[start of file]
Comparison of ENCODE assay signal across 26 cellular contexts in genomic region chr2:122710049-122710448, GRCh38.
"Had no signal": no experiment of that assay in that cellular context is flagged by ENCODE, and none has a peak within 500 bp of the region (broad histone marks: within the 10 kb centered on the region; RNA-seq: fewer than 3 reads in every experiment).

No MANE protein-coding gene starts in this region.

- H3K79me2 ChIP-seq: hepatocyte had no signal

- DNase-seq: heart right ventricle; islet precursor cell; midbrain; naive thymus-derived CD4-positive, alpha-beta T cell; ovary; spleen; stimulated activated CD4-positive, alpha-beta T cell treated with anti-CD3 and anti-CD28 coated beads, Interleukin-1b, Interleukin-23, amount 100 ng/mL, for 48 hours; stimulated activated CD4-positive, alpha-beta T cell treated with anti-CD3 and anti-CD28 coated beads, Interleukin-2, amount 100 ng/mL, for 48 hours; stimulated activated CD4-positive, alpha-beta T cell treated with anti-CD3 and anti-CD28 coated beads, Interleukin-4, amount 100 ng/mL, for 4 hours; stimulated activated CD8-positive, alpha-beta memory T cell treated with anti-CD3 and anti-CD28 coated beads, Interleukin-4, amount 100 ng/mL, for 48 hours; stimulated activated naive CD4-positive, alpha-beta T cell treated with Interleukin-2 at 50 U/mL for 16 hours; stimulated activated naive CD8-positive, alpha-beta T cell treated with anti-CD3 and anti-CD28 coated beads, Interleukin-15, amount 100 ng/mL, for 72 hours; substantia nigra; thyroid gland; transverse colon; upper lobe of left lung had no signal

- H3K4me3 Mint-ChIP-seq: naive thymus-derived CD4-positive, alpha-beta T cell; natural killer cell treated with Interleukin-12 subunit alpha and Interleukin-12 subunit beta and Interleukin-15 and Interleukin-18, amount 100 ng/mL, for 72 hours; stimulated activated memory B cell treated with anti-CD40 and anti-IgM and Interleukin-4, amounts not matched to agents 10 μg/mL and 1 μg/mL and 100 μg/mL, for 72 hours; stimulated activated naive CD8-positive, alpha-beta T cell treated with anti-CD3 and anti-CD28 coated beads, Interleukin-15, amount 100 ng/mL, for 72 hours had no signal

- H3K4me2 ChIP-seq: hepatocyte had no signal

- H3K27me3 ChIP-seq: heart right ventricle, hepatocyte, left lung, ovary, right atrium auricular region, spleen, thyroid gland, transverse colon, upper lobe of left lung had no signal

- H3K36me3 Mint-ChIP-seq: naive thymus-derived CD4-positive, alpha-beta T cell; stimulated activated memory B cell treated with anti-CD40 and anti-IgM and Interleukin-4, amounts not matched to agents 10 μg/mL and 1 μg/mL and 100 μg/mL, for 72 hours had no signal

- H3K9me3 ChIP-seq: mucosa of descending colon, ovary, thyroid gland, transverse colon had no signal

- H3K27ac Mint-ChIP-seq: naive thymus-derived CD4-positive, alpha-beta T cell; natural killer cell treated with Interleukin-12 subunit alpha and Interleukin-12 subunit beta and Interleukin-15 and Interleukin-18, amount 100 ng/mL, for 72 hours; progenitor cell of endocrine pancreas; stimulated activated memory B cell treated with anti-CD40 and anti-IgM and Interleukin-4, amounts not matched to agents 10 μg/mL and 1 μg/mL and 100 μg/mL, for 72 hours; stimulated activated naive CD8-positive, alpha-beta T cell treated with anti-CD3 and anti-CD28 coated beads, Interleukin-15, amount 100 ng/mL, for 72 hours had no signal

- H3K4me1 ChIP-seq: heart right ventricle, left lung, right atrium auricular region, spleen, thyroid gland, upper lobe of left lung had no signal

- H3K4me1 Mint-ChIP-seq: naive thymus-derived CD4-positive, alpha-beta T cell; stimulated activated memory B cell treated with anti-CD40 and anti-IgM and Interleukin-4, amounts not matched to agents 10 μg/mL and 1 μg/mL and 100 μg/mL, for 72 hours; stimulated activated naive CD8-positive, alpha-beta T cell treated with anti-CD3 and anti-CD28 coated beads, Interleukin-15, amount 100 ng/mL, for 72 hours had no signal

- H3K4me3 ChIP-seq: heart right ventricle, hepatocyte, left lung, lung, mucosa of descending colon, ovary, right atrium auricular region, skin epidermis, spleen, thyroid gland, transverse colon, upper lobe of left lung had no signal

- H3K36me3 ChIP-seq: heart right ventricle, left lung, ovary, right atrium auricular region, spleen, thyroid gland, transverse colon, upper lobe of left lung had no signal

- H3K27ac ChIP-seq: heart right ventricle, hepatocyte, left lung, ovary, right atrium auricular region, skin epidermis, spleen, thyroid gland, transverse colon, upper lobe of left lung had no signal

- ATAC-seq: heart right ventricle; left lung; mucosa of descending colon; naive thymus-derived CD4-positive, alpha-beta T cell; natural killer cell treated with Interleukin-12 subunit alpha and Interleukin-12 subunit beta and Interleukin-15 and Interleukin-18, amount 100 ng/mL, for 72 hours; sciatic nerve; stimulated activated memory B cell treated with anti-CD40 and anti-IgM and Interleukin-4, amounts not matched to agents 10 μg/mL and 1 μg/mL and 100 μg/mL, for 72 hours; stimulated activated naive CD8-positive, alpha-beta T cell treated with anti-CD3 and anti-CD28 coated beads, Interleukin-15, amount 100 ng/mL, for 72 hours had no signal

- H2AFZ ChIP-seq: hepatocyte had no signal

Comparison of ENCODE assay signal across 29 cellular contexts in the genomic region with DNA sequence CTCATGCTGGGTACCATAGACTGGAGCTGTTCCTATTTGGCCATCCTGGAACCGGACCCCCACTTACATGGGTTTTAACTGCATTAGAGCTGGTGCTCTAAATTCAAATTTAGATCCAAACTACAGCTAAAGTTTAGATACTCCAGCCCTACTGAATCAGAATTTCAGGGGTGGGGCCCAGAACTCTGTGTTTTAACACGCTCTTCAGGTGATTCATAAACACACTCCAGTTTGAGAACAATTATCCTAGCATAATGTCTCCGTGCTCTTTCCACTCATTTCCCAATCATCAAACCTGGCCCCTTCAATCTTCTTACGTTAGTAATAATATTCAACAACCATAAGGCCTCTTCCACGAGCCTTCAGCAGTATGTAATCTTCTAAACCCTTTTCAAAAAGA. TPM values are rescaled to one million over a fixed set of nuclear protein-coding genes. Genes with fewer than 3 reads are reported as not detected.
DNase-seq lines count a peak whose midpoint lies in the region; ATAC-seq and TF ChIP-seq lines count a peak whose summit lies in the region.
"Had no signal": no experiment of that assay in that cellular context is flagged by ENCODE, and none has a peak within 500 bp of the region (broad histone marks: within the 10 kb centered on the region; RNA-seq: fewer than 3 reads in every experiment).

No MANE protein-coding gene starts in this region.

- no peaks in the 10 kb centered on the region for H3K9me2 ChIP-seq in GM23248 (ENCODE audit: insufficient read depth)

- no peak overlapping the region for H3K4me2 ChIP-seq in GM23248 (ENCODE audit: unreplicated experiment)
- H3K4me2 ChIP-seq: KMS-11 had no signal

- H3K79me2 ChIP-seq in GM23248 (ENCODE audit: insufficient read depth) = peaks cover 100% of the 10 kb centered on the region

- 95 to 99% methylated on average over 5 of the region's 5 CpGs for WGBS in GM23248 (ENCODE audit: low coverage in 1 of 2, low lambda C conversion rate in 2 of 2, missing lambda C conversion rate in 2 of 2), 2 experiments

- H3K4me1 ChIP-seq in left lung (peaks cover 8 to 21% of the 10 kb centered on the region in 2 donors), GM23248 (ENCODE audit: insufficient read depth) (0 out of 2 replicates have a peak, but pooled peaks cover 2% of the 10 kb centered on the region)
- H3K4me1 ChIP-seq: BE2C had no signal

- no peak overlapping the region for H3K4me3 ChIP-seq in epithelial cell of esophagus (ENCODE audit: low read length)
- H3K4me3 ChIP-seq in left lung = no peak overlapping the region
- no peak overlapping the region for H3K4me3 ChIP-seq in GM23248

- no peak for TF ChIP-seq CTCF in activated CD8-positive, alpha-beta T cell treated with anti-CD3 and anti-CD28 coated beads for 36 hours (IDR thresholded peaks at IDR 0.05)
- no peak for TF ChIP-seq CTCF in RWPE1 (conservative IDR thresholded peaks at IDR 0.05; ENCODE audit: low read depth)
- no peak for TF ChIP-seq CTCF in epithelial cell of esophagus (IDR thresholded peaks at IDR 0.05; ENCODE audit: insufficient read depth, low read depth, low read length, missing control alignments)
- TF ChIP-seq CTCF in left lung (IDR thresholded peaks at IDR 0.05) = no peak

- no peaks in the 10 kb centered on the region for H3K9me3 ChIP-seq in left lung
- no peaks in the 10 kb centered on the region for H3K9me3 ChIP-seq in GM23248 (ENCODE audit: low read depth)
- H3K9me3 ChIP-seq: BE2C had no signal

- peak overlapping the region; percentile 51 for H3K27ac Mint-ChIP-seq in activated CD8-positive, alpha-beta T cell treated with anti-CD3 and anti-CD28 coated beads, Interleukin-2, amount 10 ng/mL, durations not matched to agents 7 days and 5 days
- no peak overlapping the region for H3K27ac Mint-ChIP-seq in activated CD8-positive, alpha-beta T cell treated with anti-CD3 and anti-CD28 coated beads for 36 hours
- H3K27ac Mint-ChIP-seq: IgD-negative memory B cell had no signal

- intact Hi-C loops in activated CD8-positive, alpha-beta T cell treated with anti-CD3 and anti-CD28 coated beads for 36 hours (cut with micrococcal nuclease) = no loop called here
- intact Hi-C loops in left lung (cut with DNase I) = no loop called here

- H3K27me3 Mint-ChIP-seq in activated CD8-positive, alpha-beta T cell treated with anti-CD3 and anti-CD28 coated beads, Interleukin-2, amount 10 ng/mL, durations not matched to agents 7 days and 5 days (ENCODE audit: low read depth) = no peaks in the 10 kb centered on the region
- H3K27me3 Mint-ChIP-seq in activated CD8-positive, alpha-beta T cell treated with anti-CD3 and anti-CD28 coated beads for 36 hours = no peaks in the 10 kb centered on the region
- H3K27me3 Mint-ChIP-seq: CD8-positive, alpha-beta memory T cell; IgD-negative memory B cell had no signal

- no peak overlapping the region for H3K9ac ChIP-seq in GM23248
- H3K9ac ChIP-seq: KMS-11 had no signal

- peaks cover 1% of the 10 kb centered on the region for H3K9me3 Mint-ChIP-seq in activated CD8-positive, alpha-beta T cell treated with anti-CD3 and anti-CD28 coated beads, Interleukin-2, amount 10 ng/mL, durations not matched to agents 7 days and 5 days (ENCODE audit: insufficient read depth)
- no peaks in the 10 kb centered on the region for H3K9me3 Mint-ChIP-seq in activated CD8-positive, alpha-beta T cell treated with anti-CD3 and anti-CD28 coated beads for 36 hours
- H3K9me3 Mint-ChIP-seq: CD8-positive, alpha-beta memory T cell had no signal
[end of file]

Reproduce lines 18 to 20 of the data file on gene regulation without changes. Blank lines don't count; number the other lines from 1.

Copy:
- H2AFZ ChIP-seq: hepatocyte had no signal

Comparison of ENCODE assay signal across 29 cellular contexts in the genomic region with DNA sequence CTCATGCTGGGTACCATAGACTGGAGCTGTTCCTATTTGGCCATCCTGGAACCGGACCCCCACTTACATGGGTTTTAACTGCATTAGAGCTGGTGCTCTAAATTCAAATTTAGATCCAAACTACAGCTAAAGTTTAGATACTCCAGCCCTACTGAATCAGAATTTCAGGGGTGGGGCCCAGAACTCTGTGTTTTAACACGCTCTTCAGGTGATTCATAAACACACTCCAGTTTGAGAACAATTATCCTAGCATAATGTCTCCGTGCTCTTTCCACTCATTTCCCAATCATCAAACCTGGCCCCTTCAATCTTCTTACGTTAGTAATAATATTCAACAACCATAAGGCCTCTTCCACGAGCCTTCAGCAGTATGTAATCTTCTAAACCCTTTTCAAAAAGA. TPM values are rescaled to one million over a fixed set of nuclear protein-coding genes. Genes with fewer than 3 reads are reported as not detected.
DNase-seq lines count a peak whose midpoint lies in the region; ATAC-seq and TF ChIP-seq lines count a peak whose summit lies in the region.